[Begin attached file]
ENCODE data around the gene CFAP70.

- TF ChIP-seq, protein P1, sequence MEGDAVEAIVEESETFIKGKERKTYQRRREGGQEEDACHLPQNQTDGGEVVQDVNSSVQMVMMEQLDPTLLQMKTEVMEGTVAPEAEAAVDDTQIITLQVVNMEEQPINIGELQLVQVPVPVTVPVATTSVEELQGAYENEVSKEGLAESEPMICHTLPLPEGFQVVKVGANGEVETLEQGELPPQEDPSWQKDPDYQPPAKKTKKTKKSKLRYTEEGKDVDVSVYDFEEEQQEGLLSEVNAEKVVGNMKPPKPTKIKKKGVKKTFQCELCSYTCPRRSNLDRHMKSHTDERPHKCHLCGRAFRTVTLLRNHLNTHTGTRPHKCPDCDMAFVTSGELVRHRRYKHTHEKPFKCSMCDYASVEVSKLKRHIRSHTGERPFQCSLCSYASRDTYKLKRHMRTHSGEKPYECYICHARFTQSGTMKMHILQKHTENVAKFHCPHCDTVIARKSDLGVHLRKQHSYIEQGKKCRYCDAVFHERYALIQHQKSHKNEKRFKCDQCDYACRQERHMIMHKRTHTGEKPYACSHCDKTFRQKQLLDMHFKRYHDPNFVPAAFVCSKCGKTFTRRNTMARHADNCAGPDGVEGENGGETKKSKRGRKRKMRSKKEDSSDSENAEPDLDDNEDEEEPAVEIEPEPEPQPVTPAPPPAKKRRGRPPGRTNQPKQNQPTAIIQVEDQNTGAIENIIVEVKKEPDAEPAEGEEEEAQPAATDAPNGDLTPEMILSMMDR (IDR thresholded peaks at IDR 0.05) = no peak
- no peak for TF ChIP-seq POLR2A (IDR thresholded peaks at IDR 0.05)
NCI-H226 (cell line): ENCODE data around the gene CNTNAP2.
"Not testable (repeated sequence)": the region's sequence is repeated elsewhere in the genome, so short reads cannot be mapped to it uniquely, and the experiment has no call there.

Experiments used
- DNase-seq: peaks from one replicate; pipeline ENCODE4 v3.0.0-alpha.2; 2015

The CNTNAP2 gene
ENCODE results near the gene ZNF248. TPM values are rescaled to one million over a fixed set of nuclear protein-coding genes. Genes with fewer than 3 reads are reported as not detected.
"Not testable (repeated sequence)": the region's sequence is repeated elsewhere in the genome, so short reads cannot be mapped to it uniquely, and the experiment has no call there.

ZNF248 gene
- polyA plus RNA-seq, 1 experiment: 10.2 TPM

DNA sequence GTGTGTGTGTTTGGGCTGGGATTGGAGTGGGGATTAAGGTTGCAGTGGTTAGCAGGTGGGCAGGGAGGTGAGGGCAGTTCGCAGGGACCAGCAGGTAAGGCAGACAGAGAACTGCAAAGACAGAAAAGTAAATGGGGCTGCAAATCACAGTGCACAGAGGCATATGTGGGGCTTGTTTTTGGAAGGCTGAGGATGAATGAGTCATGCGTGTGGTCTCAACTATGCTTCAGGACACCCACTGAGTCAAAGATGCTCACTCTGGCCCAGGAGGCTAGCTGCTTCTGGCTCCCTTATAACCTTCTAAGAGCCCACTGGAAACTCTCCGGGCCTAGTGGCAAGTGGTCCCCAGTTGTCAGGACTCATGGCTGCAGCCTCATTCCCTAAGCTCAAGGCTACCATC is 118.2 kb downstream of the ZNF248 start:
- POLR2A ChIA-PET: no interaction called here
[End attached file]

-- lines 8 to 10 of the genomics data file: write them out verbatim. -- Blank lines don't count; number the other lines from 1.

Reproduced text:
The CNTNAP2 gene
ENCODE results near the gene ZNF248. TPM values are rescaled to one million over a fixed set of nuclear protein-coding genes. Genes with fewer than 3 reads are reported as not detected.
"Not testable (repeated sequence)": the region's sequence is repeated elsewhere in the genome, so short reads cannot be mapped to it uniquely, and the experiment has no call there.